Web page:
The use of chocolate originated in South America around A.D. 250 to 900 with a bitter chocolate drink made from cacao beans. The creamy, sweet milk chocolate of today bears little resemblance to the chocolate that the Mayans created so many years ago. Dark chocolate, however, offers a pleasantly bitter reminder of what chocolate originally may have been.
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Types of Chocolate
Chocolate is derived from cacao, which refers to the components derived from the cocoa bean. The three cocoa components are chocolate liquor, cocoa butter and cocoa powder. In general, the higher the cacao content, the more bitter or "dark" the chocolate will be. Chocolate ranges from white chocolate, which contains no cacao, to milk chocolate, bittersweet chocolate and unsweetened chocolate, which contain increasing amounts of cacao. This rise in cacao percentage gives them their increasingly strong, rich flavor.
Health Benefits of Dark Chocolate
If you're looking for some sweet tooth justification, look no further than dark chocolate, which is packed with antioxidants known as flavanols. These antioxidants help the body's cells resist damage. Specifically, flavanols are believed to improve vascular health by lowering blood pressure and improving blood flow to the brain and heart. Flavanols can also help blood platelets be less sticky so that they don't form clots as easily. The higher the cacao content, the more flavanols the chocolate will contain. When choosing a dark chocolate, look for a high cacao content with the least amount of sugar or other ingredients that add calories.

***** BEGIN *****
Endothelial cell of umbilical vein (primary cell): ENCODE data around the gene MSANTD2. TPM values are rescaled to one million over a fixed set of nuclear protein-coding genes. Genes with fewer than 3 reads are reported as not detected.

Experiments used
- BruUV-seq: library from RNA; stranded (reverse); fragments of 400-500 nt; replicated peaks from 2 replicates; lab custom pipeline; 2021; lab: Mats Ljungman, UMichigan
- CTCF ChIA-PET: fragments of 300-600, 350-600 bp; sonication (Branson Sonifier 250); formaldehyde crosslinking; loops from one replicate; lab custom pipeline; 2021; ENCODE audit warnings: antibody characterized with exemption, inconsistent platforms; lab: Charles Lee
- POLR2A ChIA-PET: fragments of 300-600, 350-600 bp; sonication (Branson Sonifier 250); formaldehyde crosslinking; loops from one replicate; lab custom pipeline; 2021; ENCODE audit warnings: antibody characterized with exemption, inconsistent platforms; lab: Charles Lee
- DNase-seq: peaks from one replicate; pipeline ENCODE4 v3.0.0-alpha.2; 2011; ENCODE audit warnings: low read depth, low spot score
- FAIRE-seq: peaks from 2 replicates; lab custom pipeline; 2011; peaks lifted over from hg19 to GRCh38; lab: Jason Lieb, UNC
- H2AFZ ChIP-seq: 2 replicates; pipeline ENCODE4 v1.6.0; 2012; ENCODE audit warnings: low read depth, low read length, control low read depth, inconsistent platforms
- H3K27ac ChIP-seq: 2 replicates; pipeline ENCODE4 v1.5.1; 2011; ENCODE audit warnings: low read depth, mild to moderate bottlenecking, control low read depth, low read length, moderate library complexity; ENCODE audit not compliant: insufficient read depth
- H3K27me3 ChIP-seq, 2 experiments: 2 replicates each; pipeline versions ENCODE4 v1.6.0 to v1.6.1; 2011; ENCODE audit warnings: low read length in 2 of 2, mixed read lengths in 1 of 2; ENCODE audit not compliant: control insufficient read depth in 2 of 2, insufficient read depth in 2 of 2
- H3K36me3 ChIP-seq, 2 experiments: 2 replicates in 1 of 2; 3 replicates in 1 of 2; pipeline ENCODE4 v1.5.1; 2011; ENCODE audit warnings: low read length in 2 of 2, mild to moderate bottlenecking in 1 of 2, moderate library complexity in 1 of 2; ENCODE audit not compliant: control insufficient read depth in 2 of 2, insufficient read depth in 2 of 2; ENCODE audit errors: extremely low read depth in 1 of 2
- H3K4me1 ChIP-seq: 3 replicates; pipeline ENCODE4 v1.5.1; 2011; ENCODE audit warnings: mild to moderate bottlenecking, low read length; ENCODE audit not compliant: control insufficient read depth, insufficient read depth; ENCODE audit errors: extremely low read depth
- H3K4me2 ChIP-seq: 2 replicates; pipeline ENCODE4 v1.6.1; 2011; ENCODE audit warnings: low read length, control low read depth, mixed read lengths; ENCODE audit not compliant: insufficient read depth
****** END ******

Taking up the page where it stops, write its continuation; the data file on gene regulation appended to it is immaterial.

Dark chocolate contains more cocoa solids than other types of chocolate, so it has a higher caffeine content than milk or white chocolate. Caffeine content increases as cacao content increases and varies greatly depending on the manufacturer of the chocolate. Many kinds of dark chocolate (60 percent cacao) contain around 20 milligrams of caffeine per 1.5-ounce serving. But as the percentage of cacao goes up, the caffeine content can rise. For instance, a 1.5-ounce serving of 80 percent cacao dark chocolate can contain 40-plus milligrams of caffeine, with some more expensive brands having up to 75 milligrams. By comparison, coffee can contain between 100 and 200 milligrams of caffeine per 8 ounces, depending on how strongly it is brewed.
Because caffeine is a stimulant, some populations -- including children, individuals with heart conditions and high blood pressure, and pregnant women -- may be instructed to limit or eliminate their intake. Consuming 250 milligrams or less per day has been deemed safe for many healthy people. Unless you're very sensitive to caffeine, an occasional serving of antioxidant-rich dark chocolate is probably fine. Check with your health care provider before consuming dark chocolate if you have concerns about caffeine.
- Cleveland Clinic: Heart-Health Benefits of Chocolate Unveiled
- Medline Plus: Caffeine in the Diet
- Field Museum: Introduction: Chocolate’s History at a Glance
- Energy Fiend: Dark Chocolate Caffeine Levels
- Bowling Green State University: Caffeine Content of Food and Drugs
- HealthCastle.com: Caffeine Content of Common Foods and Drinks
- The Hershey Co.: Caffeine and Theobromine